Also remember to get the medium size fanny pack and keep something inside that can be a good cushion, if you fall backwards, for protecting the discs that you previously broke.

3) Practice skating in a REALLY LOW position, since the closer you keep your body to the ground, the harder it is to fall, and if you still do, the less likely you are to be hurt.

4) Stick with inlines and start gradually. Consider a LONGER FRAME too, with more rearward protrusion of the rear wheel beyond the boot heel

5) Skate the same outdoor circuit initially, so that you know every detail of the path and how to adjust in advance for any rolling surface issues.

6) practice falling - initially at slow speed by rolling off edge of path where you can land going onto soft grass and ROLLING as you hit it.
Later, as your falling skills improve, practice more at higher speed.

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Old August 7th, 2015, 09:39 AM   #8
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This is a skating forum.. of course you should return to skating.
Don't worry about falling. The more you stress about it, the more nervous it will make you and therefore the more likely it is to happen. Don't pressure yourself; be happy and relaxed, and just take what the day gives you.
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Old August 7th, 2015, 02:08 PM   #9
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Nostalgic and Armadillo nail it.

PRACTICE FALLING. Learning to fall is the MOST overlooked skill ever. You dont have to practice it on skates. You can do it on feet and get the same if not more benefit, by initially having greater control over the learning. Take tumbling, TKD (Tae Kwon Do), Gymnastics or other martial arts where they practice takedowns and falls.

I have fallen ALOT with pratice, and then a lot in real situations. I cannot remeber ever being hurt from a fall in the last ten years. I trained takedowns, and falling in my TKD class with attention to breaking down the fall into stages and eventually making them one smooth fluid movement. My sister had extensively trained and competed in gymnastics, well she fell down our stairs one day, large steep hardwood stairs. Not a scratch or bruise on her.

Also skating hard is almost a constant state of falling. Essentially if you dont complete another stride like crossovers your going to eat it at the end of your last kick.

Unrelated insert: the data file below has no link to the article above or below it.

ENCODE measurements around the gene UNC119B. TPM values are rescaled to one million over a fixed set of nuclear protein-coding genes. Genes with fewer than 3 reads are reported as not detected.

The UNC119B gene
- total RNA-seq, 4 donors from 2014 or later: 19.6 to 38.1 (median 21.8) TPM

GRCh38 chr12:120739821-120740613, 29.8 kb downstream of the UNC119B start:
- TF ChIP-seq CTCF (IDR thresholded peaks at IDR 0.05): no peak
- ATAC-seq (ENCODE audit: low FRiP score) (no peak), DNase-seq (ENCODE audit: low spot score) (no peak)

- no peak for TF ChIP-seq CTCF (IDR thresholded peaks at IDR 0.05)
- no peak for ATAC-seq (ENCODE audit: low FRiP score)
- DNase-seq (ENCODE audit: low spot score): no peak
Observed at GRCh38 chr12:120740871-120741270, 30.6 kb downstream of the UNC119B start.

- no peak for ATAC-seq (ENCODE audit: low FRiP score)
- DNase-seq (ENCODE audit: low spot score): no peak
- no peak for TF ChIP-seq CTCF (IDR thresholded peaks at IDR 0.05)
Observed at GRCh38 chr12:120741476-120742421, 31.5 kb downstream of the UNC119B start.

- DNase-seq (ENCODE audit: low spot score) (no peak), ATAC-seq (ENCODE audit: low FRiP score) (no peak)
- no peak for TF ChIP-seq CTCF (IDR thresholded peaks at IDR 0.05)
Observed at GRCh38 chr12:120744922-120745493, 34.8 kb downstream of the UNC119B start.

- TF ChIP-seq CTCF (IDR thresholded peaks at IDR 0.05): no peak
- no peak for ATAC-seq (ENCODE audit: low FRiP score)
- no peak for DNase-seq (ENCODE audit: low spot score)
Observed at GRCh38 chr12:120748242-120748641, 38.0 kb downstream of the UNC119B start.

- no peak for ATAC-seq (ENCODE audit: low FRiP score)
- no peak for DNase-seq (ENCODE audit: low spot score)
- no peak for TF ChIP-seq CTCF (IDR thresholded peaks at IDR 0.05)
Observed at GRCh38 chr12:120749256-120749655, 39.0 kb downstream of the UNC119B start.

Practice kicking. TKD is great for that, and teached the use and articulation of hips. I am a far better skater today than 10 years ago when I quit skating. I attribute most of that to my precision with my body movements practiced during TKD class. We did a lot of different things but always worked form every time. If the instructor saw a flaw during out kata (sequence of movements) we repeated it slower and corrected the problem.

If you loved it so much. Its a no brainer. Get skating.
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Old August 7th, 2015, 02:47 PM   #10
is skating again. WOOT!
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Good feedback above. If you're fearing falling, wear more protection until such time as your fear subsides. There are a lot of great padded shorts, which protect you well. ALWAYS wear a helmet.

Take it slow when you first stat out again and get back into the rhythm. I took about 7 years off and came back to mostly indoor speed skating, with a little bit of outdoor training. This is after having crashed quite "well" during a motorcycle road racing practice and fracturing my pelvis, tearing my left MCL, ACL, and meniscus, and left rotator cuff.

Like you, I feel some sort of depression when I have taken time off form skating, since it has been a part of my life for over 40 years.
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Old August 12th, 2015, 09:20 AM   #11
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Lot's of good advice, and I suspect if you do it all, you won't have time to skate, so problem solved.

One more thing from my experience (and subject to the caveat of working with a physical therapist or sports doc): falling on ice feels less scary to me (not because it's softer than asphalt -- it sure isn't -- but because you slide without getting scraped up). So if you like ice skating, that's a decent way to practice falling. If you are so inclined you could go in full hockey gear and not look out of place. For some reason figure skaters -- who need to fall a lot on a regular basis -- are minimal on protection even during practice, but there are padded shorts you can wear.

Ice sessions cost money, obviously, but it's a nice way to cross train, especially during hot summers.
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Old August 13th, 2015, 10:44 PM   #12
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Skating is like a lot of sports which require a mental edge. Consistency is the key to overcoming the emotional trauma you suffered in your crash. If you are physically capable and emotionally want to do this, then slowly get back on the skates and take baby "steps" till you feel comfortable. To be honest if I had suffered the injuries you had I'd have to think twice about my inline vice. Kudos to you for having the courage to try again as there is nothing like skating. Good luck with your decision.